It all sounded strange to me when I read it.

       

      I shall be at LAC next month so I will try to get their view (if possible).

       

      Rene Dussome

       

      From: owner-dist-gen@... [mailto:owner-dist-gen@...] On Behalf Of Wayne Shepheard
      Sent: October 29, 2011 10:38 AM
      To: Joan Miller; Dist-Gen
      Subject: Re: LAC

       

      This might require a bit more digging to find out whether there is a problem.  This seems to be a cause only of the CAUT which does not seem to like the Conservative government who they think has “worked at producing a cultural transformation” and worry that other “(f)unding cuts have decimated the social landscape.”  They are now complaining about a “modernization project began last spring with a mandate to review how collections are acquired and preserved.”  There may be a bit of unfounded hysteria here in their campaign and certainly a dislike of current politicians who are now in charge.  I am sure they are concerned about preserving materials from Canada’s history but we need to separate what is real here and what is in the imagination of groups who just don’t like conservative policies.

       

      Wayne Shepheard
      Editor, Chinook

       

      Sent: Saturday, October 29, 2011 9:14 AM

      Subject: LAC

       

      This will be interesting to follow.  I didn't realize Libraries and Archives Canada was having issues. (as posted in Dick Eastman's newsletter - http://blog.eogn.com/eastmans_online_genealogy/2011/10/announcing-a-campaign-to-save-library-and-archives-canada.html

       

      Announcing a Campaign to Save Library and Archives Canada

      Listen with webReader

      The following brief announcement was written by the Canadian Association of University Teachers and published at http://www.caut.ca/pages.asp?page=1036:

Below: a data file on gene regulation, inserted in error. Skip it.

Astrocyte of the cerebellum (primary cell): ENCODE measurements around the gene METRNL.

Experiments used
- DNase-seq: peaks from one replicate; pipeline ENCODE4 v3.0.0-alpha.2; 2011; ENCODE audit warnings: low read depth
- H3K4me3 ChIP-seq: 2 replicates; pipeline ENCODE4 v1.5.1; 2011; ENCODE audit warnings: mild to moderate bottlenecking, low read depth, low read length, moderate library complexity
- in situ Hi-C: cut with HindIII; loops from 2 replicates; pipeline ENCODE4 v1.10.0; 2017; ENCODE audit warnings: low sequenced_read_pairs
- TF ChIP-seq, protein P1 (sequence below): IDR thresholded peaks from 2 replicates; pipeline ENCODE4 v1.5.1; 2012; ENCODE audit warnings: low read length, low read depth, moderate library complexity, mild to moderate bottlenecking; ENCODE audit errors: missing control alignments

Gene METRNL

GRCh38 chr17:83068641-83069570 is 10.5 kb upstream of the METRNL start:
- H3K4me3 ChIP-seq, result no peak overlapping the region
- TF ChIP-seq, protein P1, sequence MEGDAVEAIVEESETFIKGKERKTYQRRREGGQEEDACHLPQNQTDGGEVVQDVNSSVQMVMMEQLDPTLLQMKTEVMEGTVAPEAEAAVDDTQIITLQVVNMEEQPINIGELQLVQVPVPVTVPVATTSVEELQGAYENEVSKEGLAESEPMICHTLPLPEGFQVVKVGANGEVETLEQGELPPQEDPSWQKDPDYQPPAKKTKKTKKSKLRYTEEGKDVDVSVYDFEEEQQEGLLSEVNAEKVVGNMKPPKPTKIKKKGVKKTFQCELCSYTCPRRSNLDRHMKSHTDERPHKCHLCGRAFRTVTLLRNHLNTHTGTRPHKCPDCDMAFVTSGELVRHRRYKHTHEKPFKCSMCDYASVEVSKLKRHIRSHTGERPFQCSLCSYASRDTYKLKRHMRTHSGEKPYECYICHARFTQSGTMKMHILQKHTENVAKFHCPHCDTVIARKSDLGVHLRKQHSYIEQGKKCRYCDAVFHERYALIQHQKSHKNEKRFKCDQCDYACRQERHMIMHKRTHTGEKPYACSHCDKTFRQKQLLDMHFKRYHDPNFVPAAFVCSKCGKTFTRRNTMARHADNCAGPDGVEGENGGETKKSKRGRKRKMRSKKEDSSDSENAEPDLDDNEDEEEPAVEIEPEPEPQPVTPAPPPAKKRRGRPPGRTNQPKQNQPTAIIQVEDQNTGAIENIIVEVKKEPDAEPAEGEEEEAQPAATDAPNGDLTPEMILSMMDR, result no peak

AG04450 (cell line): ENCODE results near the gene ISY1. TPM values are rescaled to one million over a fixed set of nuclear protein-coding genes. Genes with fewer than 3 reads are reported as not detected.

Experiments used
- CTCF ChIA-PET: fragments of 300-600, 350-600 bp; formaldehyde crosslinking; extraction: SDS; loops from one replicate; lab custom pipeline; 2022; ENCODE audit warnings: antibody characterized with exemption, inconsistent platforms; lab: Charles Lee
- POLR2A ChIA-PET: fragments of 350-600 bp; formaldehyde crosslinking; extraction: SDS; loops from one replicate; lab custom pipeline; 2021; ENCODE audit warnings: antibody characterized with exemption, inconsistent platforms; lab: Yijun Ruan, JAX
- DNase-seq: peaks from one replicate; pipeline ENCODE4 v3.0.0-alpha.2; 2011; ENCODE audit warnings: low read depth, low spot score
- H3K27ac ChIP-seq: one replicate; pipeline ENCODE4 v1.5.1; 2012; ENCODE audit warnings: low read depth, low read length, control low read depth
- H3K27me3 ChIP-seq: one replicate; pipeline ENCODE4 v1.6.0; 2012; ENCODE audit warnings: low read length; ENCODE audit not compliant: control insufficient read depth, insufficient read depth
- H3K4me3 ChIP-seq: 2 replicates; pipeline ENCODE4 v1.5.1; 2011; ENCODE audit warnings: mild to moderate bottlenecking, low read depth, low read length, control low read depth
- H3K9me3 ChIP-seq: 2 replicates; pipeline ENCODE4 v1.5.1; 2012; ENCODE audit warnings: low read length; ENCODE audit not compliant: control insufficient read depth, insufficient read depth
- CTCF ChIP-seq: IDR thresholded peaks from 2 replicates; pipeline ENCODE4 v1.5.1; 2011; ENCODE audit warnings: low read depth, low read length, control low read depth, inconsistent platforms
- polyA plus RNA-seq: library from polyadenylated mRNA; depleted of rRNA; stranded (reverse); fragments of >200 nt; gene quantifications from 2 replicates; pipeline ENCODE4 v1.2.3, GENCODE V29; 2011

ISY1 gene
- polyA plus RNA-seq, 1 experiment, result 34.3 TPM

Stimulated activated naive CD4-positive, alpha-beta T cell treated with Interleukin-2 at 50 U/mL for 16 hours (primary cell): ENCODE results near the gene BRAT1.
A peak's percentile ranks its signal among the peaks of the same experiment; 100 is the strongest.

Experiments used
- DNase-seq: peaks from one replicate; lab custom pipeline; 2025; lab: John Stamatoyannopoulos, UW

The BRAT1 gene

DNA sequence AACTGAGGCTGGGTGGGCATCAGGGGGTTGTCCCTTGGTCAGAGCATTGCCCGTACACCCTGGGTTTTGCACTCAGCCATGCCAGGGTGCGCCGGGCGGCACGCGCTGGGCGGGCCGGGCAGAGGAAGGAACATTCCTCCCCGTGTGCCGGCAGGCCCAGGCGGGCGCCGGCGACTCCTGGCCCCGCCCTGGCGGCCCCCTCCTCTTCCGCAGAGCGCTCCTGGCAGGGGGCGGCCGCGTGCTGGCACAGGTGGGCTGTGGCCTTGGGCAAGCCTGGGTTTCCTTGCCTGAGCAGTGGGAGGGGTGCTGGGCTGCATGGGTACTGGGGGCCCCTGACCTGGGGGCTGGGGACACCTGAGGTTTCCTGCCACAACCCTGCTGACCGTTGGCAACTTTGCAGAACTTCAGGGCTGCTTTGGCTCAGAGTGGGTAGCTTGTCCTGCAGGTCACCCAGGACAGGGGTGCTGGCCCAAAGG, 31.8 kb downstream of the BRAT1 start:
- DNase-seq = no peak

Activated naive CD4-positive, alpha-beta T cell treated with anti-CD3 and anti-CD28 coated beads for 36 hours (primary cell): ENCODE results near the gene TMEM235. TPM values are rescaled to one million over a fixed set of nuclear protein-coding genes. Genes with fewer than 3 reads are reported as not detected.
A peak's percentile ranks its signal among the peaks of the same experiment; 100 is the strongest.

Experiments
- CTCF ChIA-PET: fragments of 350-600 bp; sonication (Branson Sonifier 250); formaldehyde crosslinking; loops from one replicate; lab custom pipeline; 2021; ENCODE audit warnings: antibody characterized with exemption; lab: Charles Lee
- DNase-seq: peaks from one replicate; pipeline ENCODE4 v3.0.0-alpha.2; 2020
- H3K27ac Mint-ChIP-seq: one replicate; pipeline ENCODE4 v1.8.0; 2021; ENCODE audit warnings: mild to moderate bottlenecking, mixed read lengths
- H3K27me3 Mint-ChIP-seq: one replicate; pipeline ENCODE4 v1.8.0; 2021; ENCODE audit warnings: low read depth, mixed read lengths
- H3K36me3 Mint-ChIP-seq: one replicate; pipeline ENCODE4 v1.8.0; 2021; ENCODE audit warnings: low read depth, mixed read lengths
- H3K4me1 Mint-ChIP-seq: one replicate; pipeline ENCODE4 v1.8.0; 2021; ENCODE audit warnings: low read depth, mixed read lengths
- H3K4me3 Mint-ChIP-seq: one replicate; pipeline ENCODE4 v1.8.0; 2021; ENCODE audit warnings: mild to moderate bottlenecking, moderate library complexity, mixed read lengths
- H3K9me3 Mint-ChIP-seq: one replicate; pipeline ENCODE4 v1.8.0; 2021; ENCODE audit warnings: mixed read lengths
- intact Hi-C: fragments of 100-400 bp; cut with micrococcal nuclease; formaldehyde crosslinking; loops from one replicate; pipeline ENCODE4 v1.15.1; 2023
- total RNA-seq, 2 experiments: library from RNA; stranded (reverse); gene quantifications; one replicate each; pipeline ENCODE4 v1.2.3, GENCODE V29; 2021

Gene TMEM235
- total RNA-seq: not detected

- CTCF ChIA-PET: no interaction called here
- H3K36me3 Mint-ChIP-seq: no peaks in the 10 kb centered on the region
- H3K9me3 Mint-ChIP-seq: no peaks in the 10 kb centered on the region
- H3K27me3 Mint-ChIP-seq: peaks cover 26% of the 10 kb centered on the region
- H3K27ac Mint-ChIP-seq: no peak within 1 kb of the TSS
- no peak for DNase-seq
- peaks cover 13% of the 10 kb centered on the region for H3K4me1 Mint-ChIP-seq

Canadian Association of University Teachers to launch national campaign to Save Library and Archives Canada

      (Ottawa, October 28, 2011) On Wednesday, November 2, the Canadian Association of University Teachers will launch its national campaign: “Save Library and Archives Canada”.

      The campaign will expose how major restructuring of Library and Archives Canada is undermining the institution responsible for preserving Canada’s history and heritage. “Library and Archives Canada is cutting services and acquisitions. Unless this is reversed, the damage to our country will be enormous,” said CAUT’s executive director James L. Turk.

      WHO:

       

      James Turk, Executive Director, Canadian Association of University Teachers
      Liam McGahern, President, Antiquarian Booksellers Association of Canada

      WHAT:

      Announcement of National Campaign to “Save Library and Archives Canada”

      WHERE:

      Charles-Lynch Press Conference Room, Centre Block, Parliament Hill

      WHEN:

      Wednesday, Nov 2 at 11:

       

      --
      Joan Miller
      Luxegen Genealogy